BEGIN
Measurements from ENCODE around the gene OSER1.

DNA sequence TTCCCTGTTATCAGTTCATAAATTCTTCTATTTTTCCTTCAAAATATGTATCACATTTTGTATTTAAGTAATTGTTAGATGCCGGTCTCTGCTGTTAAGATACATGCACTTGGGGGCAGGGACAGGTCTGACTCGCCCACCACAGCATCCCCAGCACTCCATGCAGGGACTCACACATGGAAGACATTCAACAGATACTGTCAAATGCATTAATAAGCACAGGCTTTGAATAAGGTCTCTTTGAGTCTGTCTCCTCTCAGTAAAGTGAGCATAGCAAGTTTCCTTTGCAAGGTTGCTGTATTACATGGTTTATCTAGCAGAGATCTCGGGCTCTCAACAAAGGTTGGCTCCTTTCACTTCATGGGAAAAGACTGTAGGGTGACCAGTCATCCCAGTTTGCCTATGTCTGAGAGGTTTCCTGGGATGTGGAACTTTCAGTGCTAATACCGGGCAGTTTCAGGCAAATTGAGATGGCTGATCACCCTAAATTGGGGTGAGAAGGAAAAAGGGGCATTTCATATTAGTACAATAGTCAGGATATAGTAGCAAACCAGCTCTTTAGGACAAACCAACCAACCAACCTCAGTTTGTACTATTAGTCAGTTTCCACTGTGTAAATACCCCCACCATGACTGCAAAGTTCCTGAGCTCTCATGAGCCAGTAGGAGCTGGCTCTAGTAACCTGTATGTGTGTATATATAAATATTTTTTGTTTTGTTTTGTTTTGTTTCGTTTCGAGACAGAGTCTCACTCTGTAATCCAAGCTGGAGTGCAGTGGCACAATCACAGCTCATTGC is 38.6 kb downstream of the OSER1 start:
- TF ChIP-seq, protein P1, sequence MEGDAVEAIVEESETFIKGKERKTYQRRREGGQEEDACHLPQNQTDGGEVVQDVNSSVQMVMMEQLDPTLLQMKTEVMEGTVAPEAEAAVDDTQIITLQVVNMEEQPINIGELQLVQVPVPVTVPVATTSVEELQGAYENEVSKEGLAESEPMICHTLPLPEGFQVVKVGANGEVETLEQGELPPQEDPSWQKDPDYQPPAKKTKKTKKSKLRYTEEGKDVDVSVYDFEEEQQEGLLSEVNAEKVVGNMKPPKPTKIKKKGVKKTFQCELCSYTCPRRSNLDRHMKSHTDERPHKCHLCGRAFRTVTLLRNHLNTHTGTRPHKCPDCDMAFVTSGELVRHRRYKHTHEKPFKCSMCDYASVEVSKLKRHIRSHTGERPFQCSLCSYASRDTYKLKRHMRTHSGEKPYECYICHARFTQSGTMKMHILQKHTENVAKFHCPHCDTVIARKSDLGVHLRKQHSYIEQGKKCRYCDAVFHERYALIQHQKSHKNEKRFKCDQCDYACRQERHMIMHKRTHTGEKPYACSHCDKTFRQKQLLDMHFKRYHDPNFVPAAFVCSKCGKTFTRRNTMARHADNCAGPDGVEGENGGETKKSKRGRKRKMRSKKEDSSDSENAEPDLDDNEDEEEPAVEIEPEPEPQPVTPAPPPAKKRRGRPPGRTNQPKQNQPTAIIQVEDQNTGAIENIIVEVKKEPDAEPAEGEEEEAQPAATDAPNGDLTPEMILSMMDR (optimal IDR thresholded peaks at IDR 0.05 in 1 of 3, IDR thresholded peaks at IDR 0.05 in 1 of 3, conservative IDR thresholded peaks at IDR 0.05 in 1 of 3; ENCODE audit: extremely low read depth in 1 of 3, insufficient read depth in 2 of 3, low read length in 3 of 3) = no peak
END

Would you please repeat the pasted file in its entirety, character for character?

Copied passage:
Measurements from ENCODE around the gene OSER1.

DNA sequence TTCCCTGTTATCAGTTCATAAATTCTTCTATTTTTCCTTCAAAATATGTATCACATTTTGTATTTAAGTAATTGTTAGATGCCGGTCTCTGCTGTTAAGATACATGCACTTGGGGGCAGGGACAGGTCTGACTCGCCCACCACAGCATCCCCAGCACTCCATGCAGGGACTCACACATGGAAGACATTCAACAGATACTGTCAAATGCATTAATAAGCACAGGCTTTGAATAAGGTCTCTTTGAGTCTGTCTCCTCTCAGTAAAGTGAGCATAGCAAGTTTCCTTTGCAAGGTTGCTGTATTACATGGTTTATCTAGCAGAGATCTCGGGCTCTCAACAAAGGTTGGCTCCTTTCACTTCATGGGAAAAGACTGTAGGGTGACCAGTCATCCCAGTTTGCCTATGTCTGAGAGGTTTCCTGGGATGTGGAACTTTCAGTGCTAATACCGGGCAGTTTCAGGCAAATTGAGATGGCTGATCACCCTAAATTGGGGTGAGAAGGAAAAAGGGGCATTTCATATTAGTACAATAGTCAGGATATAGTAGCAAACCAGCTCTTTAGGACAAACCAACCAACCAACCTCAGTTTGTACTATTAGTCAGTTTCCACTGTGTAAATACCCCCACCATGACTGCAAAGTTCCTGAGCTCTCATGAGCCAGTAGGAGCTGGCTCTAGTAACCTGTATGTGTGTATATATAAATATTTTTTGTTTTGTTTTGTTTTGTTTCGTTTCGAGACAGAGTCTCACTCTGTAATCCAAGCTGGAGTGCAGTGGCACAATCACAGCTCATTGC is 38.6 kb downstream of the OSER1 start:
- TF ChIP-seq, protein P1, sequence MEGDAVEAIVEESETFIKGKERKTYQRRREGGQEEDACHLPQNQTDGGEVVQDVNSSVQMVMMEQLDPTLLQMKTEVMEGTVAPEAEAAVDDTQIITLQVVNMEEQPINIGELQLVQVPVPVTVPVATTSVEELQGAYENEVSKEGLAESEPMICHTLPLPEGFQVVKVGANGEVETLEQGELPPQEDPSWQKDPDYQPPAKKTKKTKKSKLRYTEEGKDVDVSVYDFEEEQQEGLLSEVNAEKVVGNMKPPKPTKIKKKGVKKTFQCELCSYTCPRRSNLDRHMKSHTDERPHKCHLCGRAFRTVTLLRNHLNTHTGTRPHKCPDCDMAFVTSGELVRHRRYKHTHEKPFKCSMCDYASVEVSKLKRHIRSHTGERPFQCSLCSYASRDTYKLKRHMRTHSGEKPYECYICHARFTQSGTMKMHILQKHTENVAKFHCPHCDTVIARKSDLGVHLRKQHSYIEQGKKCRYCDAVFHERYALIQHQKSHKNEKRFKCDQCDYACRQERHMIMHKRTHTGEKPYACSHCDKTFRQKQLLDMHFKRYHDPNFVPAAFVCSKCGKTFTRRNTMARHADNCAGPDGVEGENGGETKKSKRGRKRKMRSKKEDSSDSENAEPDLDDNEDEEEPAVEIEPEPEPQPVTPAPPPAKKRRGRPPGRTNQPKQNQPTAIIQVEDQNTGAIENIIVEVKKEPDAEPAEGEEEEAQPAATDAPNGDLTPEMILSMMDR (optimal IDR thresholded peaks at IDR 0.05 in 1 of 3, IDR thresholded peaks at IDR 0.05 in 1 of 3, conservative IDR thresholded peaks at IDR 0.05 in 1 of 3; ENCODE audit: extremely low read depth in 1 of 3, insufficient read depth in 2 of 3, low read length in 3 of 3) = no peak